Professor of Anaesthesia and Consultant Anaesthetist, Department of Anaesthesia and Intensive Care Medicine, University College Hospital, and Department of Anaesthesia, Clinical Sciences Institute, National University of Ireland, Galway, Ireland
The Airtraq® laryngoscope is a novel single use tracheal intubation device. We compared the Airtraq® with the Macintosh laryngoscope in patients deemed at low risk for difficult intubation in a randomised, controlled clinical trial. Sixty consenting patients presenting for surgery requiring tracheal intubation were randomly allocated to undergo intubation using a Macintosh (n = 30) or Airtraq® (n = 30) laryngoscope. All patients were intubated by one of four anaesthetists experienced in the use of both laryngoscopes. No significant differences in demographic or airway variables were observed between the groups. All but one patient, in the Macintosh group, was successfully intubated on the first attempt. There was no difference between groups in the duration of intubation attempts. In comparison to the Macintosh laryngoscope, the Airtraq® resulted in modest improvements in the intubation difficulty score, and in ease of use. Tracheal intubation with the Airtraq® resulted in less alterations in heart rate. These findings demonstrate the utility of the Airtraq® laryngoscope for tracheal intubation in low risk patients.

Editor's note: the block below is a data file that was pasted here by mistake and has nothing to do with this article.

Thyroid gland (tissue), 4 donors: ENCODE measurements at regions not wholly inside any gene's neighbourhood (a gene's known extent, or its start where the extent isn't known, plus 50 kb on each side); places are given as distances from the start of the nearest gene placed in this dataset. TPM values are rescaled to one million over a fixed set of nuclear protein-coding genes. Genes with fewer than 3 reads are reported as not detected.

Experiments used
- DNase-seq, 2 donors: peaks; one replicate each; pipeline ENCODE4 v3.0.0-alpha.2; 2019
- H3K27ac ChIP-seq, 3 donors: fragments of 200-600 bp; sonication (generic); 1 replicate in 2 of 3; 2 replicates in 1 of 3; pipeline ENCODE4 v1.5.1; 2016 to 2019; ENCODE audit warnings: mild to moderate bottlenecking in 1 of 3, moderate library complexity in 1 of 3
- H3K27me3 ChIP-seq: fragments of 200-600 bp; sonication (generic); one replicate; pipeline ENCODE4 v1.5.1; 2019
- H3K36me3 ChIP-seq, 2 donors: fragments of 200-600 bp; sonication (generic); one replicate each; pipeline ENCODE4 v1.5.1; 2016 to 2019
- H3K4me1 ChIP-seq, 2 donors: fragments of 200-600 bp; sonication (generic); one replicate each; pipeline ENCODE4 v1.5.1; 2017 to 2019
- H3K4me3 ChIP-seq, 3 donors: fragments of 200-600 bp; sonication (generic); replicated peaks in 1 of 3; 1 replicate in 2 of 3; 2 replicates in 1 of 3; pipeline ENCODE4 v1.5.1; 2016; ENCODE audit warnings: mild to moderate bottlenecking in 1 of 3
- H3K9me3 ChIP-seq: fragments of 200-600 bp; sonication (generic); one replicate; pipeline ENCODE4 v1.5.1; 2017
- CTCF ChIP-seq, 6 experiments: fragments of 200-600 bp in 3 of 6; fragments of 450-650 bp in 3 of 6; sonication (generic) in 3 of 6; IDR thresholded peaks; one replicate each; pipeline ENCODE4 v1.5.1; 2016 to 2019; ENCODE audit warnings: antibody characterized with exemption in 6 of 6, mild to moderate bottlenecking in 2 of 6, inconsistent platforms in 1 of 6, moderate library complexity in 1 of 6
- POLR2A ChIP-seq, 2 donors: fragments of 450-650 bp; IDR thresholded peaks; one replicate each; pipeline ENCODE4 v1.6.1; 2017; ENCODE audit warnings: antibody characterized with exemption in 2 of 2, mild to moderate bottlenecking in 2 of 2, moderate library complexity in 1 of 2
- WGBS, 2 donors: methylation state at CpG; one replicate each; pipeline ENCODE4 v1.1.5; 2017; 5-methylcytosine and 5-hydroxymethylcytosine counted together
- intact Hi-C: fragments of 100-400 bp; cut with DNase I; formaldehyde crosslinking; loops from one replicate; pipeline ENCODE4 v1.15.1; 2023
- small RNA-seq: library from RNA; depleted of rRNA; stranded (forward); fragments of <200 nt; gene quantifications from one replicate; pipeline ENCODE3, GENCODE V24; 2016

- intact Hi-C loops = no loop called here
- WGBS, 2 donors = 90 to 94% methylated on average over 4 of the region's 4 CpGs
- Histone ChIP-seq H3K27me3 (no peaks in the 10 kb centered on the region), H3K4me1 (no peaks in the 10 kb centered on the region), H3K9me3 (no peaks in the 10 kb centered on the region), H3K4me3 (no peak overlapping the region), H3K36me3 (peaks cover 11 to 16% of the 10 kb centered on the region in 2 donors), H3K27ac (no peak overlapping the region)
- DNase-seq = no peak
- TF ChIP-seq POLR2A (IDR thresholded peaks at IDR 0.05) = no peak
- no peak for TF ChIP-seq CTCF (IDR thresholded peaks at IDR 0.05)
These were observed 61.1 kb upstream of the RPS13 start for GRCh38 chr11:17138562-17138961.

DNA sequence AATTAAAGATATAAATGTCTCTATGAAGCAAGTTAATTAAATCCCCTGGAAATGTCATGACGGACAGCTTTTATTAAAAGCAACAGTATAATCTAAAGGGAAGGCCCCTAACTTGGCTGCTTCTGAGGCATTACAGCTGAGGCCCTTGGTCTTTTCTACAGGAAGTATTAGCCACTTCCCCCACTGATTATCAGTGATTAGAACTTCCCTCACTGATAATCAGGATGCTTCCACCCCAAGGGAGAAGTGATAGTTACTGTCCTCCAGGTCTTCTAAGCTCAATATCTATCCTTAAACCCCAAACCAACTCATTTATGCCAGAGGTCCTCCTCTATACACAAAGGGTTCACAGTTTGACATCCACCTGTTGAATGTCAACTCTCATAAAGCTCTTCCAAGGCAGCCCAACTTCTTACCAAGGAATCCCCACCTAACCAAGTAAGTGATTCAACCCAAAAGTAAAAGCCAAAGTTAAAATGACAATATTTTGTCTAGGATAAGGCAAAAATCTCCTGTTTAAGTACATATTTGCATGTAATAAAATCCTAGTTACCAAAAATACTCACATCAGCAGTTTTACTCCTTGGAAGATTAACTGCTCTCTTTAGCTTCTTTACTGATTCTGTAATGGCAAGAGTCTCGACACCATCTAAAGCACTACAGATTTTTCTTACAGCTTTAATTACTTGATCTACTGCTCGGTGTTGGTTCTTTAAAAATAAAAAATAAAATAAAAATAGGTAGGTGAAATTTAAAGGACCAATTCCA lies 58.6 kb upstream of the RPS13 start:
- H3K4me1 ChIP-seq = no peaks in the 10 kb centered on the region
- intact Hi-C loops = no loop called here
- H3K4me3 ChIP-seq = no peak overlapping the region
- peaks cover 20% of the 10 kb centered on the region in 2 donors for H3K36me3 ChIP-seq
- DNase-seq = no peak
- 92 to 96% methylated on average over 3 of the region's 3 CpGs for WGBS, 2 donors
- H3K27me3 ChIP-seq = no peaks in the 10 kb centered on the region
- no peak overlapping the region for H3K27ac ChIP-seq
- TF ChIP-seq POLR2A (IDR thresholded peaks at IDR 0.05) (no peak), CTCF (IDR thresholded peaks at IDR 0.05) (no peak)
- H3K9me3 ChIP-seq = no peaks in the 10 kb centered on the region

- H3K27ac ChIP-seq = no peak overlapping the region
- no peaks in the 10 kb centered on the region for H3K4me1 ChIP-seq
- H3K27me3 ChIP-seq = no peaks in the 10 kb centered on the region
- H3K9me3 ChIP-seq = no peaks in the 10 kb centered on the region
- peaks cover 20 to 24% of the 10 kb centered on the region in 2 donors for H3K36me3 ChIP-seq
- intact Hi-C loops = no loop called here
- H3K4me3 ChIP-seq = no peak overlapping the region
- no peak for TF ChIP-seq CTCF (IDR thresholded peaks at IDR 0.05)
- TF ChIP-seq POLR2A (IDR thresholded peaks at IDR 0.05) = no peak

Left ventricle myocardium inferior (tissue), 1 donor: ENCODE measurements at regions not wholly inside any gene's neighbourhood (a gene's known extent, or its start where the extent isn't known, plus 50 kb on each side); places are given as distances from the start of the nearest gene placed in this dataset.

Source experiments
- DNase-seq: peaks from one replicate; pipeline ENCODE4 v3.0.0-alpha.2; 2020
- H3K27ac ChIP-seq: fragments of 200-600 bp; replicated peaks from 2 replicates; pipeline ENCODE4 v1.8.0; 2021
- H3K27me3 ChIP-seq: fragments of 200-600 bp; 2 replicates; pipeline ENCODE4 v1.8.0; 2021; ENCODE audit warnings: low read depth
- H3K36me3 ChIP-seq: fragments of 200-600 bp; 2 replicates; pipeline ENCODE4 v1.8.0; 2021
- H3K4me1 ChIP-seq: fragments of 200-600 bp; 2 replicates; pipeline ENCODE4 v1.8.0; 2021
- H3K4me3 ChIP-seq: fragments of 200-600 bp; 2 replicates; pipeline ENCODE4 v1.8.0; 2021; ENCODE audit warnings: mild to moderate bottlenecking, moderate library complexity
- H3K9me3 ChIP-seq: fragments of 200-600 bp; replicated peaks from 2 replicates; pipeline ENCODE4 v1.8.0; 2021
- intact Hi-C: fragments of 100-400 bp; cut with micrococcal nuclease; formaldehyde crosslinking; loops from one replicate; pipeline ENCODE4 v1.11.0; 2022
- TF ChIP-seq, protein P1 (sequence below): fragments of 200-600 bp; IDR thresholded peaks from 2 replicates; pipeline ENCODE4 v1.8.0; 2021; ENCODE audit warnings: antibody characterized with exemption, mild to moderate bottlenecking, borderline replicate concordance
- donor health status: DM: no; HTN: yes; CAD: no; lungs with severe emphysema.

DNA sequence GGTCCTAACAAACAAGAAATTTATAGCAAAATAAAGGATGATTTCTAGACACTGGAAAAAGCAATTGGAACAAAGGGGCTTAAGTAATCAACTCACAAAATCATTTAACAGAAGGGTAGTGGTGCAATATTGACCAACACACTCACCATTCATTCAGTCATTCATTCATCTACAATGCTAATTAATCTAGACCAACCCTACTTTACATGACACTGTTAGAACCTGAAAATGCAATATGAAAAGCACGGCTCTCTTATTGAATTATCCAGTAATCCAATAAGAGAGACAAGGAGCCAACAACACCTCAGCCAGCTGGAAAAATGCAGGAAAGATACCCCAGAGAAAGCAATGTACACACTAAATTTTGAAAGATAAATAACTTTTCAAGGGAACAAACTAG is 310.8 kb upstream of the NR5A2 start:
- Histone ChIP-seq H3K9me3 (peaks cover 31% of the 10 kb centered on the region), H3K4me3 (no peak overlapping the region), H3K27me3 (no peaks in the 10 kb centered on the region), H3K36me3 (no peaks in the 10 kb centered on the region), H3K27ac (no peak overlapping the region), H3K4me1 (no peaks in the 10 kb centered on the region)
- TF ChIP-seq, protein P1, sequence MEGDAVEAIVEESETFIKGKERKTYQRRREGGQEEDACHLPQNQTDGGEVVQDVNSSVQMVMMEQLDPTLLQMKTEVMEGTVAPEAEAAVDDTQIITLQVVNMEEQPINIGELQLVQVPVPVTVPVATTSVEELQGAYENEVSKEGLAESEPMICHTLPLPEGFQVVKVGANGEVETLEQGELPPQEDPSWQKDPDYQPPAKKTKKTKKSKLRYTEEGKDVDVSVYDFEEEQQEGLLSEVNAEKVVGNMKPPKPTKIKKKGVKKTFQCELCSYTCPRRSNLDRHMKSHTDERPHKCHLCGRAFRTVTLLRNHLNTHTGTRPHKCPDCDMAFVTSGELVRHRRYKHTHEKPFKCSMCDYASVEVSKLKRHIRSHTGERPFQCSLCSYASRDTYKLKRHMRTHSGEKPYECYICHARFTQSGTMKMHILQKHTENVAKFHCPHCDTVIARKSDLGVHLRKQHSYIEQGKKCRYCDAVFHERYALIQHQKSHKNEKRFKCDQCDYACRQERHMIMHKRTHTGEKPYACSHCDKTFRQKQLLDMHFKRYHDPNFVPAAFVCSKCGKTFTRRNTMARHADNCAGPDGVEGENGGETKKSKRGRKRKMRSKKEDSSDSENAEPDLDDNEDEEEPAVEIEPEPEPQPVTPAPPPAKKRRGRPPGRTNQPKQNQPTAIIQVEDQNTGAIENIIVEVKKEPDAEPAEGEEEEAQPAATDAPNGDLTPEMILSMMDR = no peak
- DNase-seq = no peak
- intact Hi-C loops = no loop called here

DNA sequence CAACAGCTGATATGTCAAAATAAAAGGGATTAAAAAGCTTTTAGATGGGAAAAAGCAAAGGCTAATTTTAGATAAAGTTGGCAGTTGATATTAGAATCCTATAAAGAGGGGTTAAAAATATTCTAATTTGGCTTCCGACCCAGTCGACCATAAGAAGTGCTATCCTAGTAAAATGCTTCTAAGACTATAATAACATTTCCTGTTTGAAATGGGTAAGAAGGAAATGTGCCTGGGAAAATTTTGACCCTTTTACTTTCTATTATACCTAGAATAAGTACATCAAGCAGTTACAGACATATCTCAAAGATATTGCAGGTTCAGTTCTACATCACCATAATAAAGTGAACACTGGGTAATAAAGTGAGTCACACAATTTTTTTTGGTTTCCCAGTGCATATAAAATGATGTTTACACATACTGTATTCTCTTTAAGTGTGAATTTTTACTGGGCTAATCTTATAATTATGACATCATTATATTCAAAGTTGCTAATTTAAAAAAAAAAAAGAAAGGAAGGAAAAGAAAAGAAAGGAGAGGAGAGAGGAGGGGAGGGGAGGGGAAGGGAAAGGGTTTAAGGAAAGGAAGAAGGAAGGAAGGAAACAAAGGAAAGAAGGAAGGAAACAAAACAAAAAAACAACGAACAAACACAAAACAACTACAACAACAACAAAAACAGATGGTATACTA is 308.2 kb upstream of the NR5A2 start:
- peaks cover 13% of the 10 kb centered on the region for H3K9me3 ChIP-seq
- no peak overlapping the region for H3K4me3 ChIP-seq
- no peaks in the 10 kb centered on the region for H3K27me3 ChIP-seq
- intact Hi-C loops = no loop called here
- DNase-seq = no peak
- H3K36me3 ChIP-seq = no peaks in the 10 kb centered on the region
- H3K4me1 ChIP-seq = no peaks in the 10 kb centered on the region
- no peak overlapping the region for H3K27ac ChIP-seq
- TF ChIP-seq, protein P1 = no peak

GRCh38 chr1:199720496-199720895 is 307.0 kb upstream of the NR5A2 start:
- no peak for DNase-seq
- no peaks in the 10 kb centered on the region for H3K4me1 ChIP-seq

The failure to successfully intubate the trachea and secure the airway remains a leading cause of morbidity and mortality in anaesthetic [1–3] and emergency settings [4, 5]. The absence of any single factor that reliably predicts the existence of a difficult airway  means that many difficult intubations are not recognised until after induction of anaesthesia. Despite recent developments in airway device technologies, the curved laryngoscope blade described by Macintosh in 1943 remains the most popular device used to facilitate orotracheal intubation, both inside and outside the operating theatre, and constitutes the gold standard .